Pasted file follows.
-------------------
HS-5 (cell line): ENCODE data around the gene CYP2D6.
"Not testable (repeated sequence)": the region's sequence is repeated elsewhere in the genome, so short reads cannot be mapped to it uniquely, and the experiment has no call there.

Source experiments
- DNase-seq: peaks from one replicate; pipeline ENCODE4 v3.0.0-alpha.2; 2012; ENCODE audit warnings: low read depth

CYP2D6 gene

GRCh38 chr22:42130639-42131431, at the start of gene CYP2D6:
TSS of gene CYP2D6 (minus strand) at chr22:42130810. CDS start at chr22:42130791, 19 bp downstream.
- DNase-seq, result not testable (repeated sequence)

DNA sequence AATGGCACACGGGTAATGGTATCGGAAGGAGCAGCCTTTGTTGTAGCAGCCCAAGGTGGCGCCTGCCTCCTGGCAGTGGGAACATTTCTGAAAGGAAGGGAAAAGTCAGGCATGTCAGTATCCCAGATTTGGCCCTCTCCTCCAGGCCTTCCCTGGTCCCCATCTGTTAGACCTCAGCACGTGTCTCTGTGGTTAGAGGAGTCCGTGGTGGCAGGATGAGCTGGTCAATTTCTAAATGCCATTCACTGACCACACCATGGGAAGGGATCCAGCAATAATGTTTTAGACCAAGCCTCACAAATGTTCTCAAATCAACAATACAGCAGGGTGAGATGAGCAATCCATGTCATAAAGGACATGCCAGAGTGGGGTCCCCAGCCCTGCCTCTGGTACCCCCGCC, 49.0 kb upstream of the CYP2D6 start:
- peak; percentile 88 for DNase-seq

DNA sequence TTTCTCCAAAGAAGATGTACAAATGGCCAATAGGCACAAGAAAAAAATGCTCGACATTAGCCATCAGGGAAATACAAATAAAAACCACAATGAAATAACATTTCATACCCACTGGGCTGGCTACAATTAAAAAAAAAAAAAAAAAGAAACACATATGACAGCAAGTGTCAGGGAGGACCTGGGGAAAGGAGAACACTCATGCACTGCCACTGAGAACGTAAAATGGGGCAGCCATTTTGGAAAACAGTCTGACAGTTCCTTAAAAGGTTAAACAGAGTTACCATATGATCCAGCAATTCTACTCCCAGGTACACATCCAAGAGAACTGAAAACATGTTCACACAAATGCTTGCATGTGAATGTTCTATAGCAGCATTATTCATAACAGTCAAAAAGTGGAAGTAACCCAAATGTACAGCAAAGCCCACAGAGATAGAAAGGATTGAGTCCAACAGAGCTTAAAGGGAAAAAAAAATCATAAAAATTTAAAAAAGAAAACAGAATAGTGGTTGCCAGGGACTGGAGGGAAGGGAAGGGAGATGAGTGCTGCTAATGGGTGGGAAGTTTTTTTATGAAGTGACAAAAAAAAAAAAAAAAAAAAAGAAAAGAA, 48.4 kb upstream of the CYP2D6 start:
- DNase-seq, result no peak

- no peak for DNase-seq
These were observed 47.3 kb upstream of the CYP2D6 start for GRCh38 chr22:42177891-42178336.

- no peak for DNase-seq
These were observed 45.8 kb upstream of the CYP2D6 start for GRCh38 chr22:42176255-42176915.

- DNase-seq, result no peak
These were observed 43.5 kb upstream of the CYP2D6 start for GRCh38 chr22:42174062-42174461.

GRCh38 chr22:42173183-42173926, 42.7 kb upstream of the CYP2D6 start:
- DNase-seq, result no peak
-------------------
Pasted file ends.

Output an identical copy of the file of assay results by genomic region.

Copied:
HS-5 (cell line): ENCODE data around the gene CYP2D6.
"Not testable (repeated sequence)": the region's sequence is repeated elsewhere in the genome, so short reads cannot be mapped to it uniquely, and the experiment has no call there.

Source experiments
- DNase-seq: peaks from one replicate; pipeline ENCODE4 v3.0.0-alpha.2; 2012; ENCODE audit warnings: low read depth

CYP2D6 gene

GRCh38 chr22:42130639-42131431, at the start of gene CYP2D6:
TSS of gene CYP2D6 (minus strand) at chr22:42130810. CDS start at chr22:42130791, 19 bp downstream.
- DNase-seq, result not testable (repeated sequence)

DNA sequence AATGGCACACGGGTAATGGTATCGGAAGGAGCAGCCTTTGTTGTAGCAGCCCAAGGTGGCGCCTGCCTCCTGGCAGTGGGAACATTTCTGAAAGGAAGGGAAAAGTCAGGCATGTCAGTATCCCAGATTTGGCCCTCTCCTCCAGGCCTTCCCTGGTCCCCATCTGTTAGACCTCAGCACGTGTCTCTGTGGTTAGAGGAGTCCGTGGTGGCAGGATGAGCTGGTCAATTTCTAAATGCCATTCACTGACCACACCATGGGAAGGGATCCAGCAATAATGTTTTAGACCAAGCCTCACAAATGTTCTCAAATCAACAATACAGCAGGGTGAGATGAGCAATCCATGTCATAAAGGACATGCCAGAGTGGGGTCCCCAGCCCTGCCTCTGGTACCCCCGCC, 49.0 kb upstream of the CYP2D6 start:
- peak; percentile 88 for DNase-seq

DNA sequence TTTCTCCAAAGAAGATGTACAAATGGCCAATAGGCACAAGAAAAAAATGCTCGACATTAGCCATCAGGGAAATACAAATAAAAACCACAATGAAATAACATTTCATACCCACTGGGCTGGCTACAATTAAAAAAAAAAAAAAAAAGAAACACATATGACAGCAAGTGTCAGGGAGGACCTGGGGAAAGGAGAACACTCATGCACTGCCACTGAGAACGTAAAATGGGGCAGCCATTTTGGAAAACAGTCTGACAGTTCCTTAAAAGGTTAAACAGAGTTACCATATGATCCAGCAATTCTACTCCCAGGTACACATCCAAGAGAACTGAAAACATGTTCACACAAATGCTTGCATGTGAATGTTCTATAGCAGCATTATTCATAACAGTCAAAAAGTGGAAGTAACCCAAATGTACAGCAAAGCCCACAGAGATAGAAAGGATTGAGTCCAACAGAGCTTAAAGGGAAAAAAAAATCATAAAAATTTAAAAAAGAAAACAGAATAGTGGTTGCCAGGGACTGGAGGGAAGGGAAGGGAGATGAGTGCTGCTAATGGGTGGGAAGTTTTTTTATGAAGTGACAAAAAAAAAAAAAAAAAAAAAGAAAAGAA, 48.4 kb upstream of the CYP2D6 start:
- DNase-seq, result no peak

- no peak for DNase-seq
These were observed 47.3 kb upstream of the CYP2D6 start for GRCh38 chr22:42177891-42178336.

- no peak for DNase-seq
These were observed 45.8 kb upstream of the CYP2D6 start for GRCh38 chr22:42176255-42176915.

- DNase-seq, result no peak
These were observed 43.5 kb upstream of the CYP2D6 start for GRCh38 chr22:42174062-42174461.

GRCh38 chr22:42173183-42173926, 42.7 kb upstream of the CYP2D6 start:
- DNase-seq, result no peak